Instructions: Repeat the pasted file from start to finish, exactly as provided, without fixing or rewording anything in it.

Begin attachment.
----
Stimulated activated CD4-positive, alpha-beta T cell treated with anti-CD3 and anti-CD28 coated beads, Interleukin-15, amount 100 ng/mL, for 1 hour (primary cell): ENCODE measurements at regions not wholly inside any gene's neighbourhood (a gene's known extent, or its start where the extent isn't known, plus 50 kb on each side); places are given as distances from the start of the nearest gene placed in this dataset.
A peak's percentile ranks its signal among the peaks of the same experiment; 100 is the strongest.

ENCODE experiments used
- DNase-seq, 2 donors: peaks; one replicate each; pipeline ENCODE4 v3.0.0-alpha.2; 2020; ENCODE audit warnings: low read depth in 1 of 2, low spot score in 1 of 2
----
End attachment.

Stimulated activated CD4-positive, alpha-beta T cell treated with anti-CD3 and anti-CD28 coated beads, Interleukin-15, amount 100 ng/mL, for 1 hour (primary cell): ENCODE measurements at regions not wholly inside any gene's neighbourhood (a gene's known extent, or its start where the extent isn't known, plus 50 kb on each side); places are given as distances from the start of the nearest gene placed in this dataset.
A peak's percentile ranks its signal among the peaks of the same experiment; 100 is the strongest.

ENCODE experiments used
- DNase-seq, 2 donors: peaks; one replicate each; pipeline ENCODE4 v3.0.0-alpha.2; 2020; ENCODE audit warnings: low read depth in 1 of 2, low spot score in 1 of 2